Calgary Inferno win Clarkson Cup on strength of contributions from American stars

It doesn’t get much more Canadian than the Clarkson Cup, right down to the Tim Horton’s ads they snuck onto each of the players’ socks for the game. But if you’re looking for one underlying theme from this year’s championship game in the Canadian Women’s Hockey League, it came courtesy of an American Invasion.

There were many storylines to this game, which the Calgary Inferno won for the second time in four years over Les Canadiennes de Montreal, who played with arguably the world’s best player in Marie-Philip Poulin in full gear and watching from the bench with a lower-body injury. Calgary’s 5-2 win was decisive and complete and cemented the Inferno’s stature as one of the league’s premier franchises, along with the Canadiennes. But the most prominent one was the contribution the Inferno got from American-born players, both in the playoffs and throughout the season.

U.S. Olympic stars Brianna Decker and Kacey Bellamy made the decision together to come and play for Calgary. All Decker did was score the winning goal and pick up Clarkson Cup MVP honors, while Bellamy had two assists in the game. Zoe Hickel, the pride of Anchorage, Alaska, scored two goals in the game and was named first star. And Alex Rigsby, who has won four World Championships and an Olympic gold medal for USA, was named CWHL goalie of the year and stopped 25 of 27 shots.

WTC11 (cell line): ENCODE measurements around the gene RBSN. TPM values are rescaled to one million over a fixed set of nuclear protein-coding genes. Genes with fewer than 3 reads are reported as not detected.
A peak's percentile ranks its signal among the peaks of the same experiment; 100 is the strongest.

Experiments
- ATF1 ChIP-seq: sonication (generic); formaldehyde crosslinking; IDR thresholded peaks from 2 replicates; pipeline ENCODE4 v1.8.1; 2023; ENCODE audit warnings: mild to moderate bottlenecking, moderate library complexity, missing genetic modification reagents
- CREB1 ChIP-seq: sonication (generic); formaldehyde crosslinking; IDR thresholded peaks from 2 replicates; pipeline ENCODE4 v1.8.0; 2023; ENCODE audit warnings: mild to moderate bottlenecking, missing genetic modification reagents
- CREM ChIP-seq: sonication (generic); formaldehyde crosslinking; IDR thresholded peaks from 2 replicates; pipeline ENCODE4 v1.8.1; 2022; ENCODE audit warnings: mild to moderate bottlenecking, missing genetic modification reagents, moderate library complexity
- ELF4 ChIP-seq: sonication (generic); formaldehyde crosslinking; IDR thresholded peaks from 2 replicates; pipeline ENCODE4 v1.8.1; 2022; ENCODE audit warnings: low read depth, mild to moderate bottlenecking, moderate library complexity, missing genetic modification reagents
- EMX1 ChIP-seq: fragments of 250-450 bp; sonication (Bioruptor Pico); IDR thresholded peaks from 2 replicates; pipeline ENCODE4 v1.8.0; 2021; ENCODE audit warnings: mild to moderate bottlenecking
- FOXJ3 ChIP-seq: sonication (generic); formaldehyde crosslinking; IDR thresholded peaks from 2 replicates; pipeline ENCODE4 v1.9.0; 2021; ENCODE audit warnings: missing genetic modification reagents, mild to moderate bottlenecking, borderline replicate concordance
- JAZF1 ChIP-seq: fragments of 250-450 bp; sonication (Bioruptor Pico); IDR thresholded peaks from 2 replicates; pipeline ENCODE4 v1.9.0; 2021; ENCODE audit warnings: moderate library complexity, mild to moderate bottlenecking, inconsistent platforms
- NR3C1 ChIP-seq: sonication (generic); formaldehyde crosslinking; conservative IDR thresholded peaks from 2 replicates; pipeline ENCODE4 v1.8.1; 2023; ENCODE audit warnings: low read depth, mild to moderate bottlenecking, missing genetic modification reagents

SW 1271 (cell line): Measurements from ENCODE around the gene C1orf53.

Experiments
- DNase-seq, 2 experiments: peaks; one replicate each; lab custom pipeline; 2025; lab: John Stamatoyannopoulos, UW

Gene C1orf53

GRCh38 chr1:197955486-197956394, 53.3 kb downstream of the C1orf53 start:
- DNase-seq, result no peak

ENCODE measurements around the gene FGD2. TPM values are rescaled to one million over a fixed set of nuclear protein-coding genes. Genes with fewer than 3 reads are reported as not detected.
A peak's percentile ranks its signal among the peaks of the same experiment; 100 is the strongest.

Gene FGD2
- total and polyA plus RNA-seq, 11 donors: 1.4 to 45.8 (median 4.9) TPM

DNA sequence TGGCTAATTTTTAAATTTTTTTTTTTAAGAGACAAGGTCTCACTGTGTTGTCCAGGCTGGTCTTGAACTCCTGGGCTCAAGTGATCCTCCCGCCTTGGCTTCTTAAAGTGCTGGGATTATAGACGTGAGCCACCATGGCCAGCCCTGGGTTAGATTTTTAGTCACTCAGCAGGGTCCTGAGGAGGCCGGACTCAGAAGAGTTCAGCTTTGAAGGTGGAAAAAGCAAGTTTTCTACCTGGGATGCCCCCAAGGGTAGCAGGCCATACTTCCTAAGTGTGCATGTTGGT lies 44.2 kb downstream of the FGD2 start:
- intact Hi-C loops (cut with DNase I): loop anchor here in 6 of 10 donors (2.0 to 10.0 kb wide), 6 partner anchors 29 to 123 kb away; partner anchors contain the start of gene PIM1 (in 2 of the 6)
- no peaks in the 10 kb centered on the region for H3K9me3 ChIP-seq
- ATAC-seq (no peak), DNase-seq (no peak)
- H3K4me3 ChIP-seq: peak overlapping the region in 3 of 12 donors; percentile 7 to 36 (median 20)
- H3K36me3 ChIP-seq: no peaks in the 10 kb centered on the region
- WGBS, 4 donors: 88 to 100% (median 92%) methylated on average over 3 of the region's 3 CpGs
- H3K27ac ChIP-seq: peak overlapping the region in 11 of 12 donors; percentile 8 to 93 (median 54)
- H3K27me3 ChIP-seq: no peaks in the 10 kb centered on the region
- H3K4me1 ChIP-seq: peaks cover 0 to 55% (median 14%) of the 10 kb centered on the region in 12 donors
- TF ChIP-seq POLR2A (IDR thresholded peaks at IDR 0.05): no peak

“I just wanted a change,” Decker said. “I think Kacey and I were like, ‘Let’s try something new.’ I think after the Olympic year we just needed a change. I played in the CWHL before and enjoyed and I’m just thankful I came back to this league. The competition itself just shows every single weekend and no game is guaranteed. And today was a good example of the talent we have in this league.”

It has been quite a season for Decker and it’s not even over yet. There’s a good chance she’ll captain Team USA in the World Women’s Championship in two weeks after wearing the ‘C’ for her country in its win in the 4 Nations tournament. She was part of the women’s contingent that took part in the skills competition at the NHL All-Star Game and picked up the second Clarkson Cup of her career. And it’s pretty clear that winning follows her around. In fact, she’s the only player in hockey history to win an Under-18 World Championship, a World Championship, an Olympic gold medal, an NCAA title, a Clarkson Cup and an Isobel Cup, which goes to the champions of the rival National Women’s Hockey League.

“I think it’s just the people who have surrounded me,” Decker said. “I’ve been on a lot of great teams and a lot of great players have surrounded my play. I think I thrive off that pressure, I thrive off these games. It’s fun to be able to compete in the top championship games every season.”